The link for Brunswick School Dept. Energy, sorry but Google documents has butchered my Excel file graphics. If anyone finds it to be of value, please email me and I will send the actual file. I would suggest that you scroll towards the bottom and look at the charts that show the 3 years of activity. # Note, HBS is a new school building.
As a facility manager, “in my opinion,” you need to know what it costs to operate any and all buildings on at least two levels. There are times when you will need to evaluate just how efficient your building’s systems are on a cost per square foot basis. Without a baseline and continuous tracking how will you ever know if your building improvements and energy saving measures are worthy of the costs? There is a good chance that you could keep repeating poor energy improvement decisions. If you have no ideas what your energy dollars are going to, how can you establish any priorities for future projects? Of course the “benchmarking” comparisons should be based on equal buildings or year after year comparisons. It isn’t a good benchmarking comparison to have a building that meets current ASHRAE, fully ventilated, measured against a building that only offers ventilation by open windows. That also brings us to evaluate a decision on a comfort basis VS the dollars saved basis. By bringing a building up to current standards of ventilation there is a good chance that your energy costs will increase.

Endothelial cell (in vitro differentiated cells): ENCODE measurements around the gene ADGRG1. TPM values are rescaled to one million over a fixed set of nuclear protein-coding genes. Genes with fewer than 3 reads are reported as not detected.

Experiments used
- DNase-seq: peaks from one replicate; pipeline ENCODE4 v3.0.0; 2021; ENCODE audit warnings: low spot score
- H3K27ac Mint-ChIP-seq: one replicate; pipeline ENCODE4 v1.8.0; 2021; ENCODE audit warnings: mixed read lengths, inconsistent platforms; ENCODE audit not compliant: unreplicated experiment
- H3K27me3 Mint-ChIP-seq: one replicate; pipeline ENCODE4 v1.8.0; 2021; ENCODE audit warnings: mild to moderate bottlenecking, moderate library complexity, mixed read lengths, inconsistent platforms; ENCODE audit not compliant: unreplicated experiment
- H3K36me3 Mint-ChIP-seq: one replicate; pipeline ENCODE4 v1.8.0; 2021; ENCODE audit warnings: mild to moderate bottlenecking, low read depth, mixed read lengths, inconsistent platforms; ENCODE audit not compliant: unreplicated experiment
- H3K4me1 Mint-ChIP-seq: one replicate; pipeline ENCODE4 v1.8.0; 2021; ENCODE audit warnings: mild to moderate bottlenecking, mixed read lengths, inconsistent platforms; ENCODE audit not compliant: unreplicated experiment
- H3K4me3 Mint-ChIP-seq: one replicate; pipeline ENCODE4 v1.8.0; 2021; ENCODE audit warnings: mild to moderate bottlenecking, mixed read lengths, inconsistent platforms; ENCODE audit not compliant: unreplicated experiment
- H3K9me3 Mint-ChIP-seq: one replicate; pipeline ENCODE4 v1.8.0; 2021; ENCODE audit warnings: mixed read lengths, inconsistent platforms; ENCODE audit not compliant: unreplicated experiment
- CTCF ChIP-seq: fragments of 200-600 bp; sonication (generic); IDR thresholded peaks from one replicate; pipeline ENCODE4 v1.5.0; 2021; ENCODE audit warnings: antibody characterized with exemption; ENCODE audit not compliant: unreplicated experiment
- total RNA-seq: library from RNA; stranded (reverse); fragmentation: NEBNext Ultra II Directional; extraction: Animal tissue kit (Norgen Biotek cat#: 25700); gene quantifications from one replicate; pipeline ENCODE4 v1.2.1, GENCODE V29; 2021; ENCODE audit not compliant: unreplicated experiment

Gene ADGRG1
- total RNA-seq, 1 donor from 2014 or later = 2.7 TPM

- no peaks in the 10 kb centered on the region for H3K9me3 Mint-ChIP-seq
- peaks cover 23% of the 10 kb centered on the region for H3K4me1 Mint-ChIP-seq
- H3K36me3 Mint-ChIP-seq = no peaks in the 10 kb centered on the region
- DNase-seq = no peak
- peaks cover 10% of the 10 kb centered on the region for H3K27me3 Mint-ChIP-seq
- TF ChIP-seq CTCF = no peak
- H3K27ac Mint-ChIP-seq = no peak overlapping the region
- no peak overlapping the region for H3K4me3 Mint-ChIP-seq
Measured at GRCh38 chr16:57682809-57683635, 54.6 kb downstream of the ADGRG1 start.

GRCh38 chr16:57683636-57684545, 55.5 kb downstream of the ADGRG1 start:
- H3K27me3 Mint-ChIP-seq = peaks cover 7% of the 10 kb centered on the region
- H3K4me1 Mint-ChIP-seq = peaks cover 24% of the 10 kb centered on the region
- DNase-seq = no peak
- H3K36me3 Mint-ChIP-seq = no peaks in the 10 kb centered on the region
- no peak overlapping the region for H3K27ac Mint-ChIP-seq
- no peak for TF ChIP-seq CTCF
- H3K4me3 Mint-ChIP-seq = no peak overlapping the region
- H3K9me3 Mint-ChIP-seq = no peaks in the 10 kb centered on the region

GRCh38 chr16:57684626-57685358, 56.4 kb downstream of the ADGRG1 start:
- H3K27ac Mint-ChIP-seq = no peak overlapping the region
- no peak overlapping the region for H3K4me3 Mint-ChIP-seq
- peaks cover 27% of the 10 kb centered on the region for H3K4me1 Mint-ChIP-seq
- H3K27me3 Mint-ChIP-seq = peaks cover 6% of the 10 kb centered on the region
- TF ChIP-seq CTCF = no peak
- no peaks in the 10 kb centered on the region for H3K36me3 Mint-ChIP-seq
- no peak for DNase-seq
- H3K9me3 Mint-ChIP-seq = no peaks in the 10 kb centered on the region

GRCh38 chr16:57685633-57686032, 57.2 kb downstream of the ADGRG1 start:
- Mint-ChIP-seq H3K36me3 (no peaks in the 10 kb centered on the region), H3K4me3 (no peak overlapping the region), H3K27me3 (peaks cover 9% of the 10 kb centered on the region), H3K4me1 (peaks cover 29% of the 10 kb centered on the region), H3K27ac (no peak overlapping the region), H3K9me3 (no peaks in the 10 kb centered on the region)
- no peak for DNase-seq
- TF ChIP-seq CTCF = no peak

The 2nd consideration for understanding a building’s efficiency is how much does this building cost us per square foot? In recent years there were many schools that have had to face shut down across the country. With student enrollments decreasing towns have had to look at bottom lines and the cost to operate a building as measured by the amount of students or employees. In my past life I had an administrative building that cost $522.00 per occupant per year and that was compared to $89.00 per occupant per year in an elementary school. With the new school building, capital construction program being reduced in recent years, should communities be looking at tucking non-education functions into school buildings so the systems costs can be shared and minimized?
Along with that thought, is efficiency the only consideration here? Just like everything else, these decisions are never that simple. At first glance it may seem simple but there are many factors that come into play. Safety, security for the staff and students for one, do we want the general public visiting the administration, sales people and such, that come and go? I do believe one thing, communities will have to rethink how they plan for replacing or updating their school buildings.